• Pitt bulls have deadly jaws and will not let go once they bite.

It is proven that pitt bulls do not posses a locking quality and have almost identical jaw structure comparable to any other breed.  Pitt bulls do have rare and unique characteristics with their mouths compared to any other dog.  And because of this, they can show more emotion that any animal I have ever witnessed.  Metro Animal Services’ currently has a female named Smiley Kathi that can seriously smile – she can make anyone’s day.

  • Pitt bulls do not get along with other animals and will attack when put together.

Once again many animals do not get along with each other, but this is not a common characteristic of any pitt bull.  They actually enjoy the company of other animals.  My 2 sleep together in a small loveseat in which I have no idea how they can fit.  Put a dog with a pitt and most often, they will quickly become close friends.  Macy and Sookie are 2 of the friendliest and happiest pitt mixes at Animal House.  They are both ready for adoption and have never met a stranger.  If you visit, you will most likely see them kissing, like in the picture below.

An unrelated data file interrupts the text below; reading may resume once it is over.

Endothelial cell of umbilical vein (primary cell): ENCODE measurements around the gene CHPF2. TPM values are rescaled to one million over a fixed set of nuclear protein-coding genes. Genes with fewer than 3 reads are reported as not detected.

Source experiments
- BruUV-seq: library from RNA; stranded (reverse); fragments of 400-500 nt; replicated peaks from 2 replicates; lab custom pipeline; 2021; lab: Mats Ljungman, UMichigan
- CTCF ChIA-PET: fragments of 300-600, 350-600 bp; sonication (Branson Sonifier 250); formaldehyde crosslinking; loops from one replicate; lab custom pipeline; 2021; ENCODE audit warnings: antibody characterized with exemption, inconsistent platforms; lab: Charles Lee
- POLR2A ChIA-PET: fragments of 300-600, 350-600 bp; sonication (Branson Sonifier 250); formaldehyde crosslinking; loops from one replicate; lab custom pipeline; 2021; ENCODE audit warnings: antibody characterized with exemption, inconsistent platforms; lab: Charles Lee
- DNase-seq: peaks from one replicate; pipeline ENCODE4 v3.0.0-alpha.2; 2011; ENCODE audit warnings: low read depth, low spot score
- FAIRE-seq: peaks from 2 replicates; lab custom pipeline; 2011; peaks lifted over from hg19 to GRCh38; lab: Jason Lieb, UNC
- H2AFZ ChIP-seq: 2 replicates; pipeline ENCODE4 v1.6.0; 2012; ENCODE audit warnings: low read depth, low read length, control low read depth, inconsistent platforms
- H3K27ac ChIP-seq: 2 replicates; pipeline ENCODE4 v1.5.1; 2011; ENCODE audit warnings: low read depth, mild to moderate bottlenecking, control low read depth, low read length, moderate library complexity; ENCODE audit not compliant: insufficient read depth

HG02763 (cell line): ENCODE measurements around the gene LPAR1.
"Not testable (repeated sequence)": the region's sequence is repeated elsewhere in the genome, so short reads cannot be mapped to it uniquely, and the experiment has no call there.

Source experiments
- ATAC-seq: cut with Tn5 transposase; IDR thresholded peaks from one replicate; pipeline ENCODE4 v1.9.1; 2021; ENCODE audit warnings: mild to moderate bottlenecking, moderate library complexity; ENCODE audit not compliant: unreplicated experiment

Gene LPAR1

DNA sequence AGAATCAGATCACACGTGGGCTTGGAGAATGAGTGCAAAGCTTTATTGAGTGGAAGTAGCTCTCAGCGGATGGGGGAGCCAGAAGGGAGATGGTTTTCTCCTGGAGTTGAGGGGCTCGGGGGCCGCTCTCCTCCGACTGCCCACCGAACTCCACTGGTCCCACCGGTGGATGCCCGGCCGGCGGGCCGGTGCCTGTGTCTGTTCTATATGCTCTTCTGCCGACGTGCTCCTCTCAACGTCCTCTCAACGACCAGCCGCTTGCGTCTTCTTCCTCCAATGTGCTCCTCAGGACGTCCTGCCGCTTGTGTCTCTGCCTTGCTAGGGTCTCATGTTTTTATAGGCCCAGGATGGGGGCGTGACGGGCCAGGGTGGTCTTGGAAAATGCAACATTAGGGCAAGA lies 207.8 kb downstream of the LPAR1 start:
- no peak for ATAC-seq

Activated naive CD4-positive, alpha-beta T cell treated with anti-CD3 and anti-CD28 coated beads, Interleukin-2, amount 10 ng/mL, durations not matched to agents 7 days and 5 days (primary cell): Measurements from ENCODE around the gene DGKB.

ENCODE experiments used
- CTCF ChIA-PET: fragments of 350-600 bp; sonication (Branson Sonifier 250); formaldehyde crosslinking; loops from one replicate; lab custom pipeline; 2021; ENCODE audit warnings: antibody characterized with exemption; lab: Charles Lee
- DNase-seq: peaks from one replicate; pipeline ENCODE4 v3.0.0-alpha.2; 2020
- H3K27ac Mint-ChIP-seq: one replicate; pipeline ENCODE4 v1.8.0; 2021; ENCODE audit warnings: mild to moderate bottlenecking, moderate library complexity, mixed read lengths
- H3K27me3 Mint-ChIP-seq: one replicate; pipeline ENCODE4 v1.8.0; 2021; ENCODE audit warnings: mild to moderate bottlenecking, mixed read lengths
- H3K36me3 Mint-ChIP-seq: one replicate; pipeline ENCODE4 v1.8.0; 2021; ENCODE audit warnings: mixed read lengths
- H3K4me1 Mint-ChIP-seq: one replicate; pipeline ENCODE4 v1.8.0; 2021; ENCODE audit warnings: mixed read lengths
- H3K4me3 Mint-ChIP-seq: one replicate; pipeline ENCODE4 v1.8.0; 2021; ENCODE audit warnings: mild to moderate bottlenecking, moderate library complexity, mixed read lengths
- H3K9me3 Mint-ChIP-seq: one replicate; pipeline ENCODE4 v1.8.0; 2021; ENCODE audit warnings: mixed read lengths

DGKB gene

Below are many other great sites that discuss myths, facts, and further information about pitt bulls.

I challenge you to break the stereotype and give these loveable bullies a chance.  I know my life would be completely different if I didn’t.

Please don’t push this breed aside when considering adoption.  Metro Animal Services has many pitts and pitt mixes looking for that person or family to call their own.  From February 14th until February 29th we will be having a special: Love Don’t Cost a Thing!  All pitts and pitt mixes with be free ($9 license) with an approved application.  Come to Animal House Adoption Center to give these companions a fighting chance.

I encourage you to share any comments or stories of any experiences you have had with a bully breed!

Education is the path to change.

Alisa Oerther, Community Engagement Coordinator at Louisville Metro Animal Services